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On the stump, the art of distortion

Remarks by Bush, Kerry scrutinized

BANGOR -- As he often does at campaign events, President Bush got his biggest rise out of the crowd in Bangor Thursday afternoon when he said he was simply paraphrasing Senator John F. Kerry's statements.

"Incredibly, this week my opponent said he would prefer the dictatorship of Saddam Hussein to the situation in Iraq today," Bush said at a campaign rally at Bangor International Airport, drawing a round of boos.

There was just one problem: Kerry never said what Bush said he did. In a major address Monday in New York City, where Kerry laid out his opposition to the manner in which Bush invaded Iraq, he was careful to call Hussein "a brutal dictator who deserves his own special place in hell."

"The satisfaction that we take in his downfall does not hide this fact: We have traded a dictator for a chaos that has left America less secure," Kerry said, blaming what he described as Bush's lack of diplomacy and proper war planning for putting the nation at greater danger.

Distorting an opponent's words and selectively using facts and figures is nothing new in politics. Democrat Al Gore was accused of excessive exaggerations in his campaign against Bush in 2000, with apocryphal stories told as fact and his memorable claim to have been behind the creation of the Internet (his actual quote, in a 1999 interview on CNN, was: "I took the initiative in creating the Internet.")

Kerry exaggerates, too. For example, he regularly manipulates federal employment data -- particularly in swing states -- by counting only the jobs lost in the private sector under the Bush presidency, and not including the jobs created in the public sector over the past three-plus years.

Kerry has also blamed the president for a Medicaid rate hike that was not his doing, and has contended that the war in Iraq has cost some $200 billion when the real cost is closer to $120 billion.

But Bush appears to be the worse offender this year, in terms of the number of misleading claims and the consistency of their appearance in his stump speech. A review of Bush's public statements in recent days reveals a number of areas where he is repeatedly using exaggerated claims and incomplete statistics, in an apparent attempt to fit his campaign themes.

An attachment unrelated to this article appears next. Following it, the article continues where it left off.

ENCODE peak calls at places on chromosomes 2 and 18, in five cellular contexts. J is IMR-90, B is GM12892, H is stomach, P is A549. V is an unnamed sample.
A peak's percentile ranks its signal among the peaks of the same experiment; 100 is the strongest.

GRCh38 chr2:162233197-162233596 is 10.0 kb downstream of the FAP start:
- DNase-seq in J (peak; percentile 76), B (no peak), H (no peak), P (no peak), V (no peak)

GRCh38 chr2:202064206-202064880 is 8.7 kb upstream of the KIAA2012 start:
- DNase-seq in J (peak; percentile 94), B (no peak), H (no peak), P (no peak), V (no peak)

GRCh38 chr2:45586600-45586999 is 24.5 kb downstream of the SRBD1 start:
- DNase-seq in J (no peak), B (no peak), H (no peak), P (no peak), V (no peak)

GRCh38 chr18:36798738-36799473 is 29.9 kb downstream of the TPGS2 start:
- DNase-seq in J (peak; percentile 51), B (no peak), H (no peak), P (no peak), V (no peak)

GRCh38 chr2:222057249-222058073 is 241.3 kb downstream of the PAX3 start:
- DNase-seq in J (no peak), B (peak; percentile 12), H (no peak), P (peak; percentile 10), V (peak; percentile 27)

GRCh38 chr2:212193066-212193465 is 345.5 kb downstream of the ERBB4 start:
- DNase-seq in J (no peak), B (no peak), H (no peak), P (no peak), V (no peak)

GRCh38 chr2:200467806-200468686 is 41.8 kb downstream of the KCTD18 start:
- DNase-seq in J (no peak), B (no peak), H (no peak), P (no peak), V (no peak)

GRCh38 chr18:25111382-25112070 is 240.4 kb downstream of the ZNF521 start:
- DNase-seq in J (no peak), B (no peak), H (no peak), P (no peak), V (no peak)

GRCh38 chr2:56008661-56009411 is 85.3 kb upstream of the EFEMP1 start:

George Lakoff, professor of linguistics at the University of California at Berkeley who has written extensively about political addresses, said Bush and his advisers have been masterful at using partial facts and their spin on Kerry's statements to create the perceptions they want.

"I've never seen anything like this," Lakoff said. "This is a particular trick, and these guys have mastered it. Each piece is misleading, and together they create a way of understanding Kerry and Bush that is useful to them."

On the war in Iraq, Bush often describes step by step his decision-making process. He discusses the presentation of evidence of Hussein's weapons programs at the United Nations as part of his defense.

"I gave a speech to the United Nations," Bush said in Bangor. "They looked at the same intelligence I had looked at. They remembered the same history we remembered. And they voted, 15 to nothing, to say to Saddam Hussein: disclose, disarm, or face serious consequences."

In 2002, the UN's Security Council did threaten "serious consequences" for Hussein if he did not comply with weapons inspections. But the United States failed in its attempt to get the council to authorize the use of force in March 2003, a fact Bush does not mention in his stump speech.

UN Secretary General Kofi Annan said in an interview this month with the British Broadcasting Corp. that the US-led invasion "was illegal" because there was no second Security Council resolution.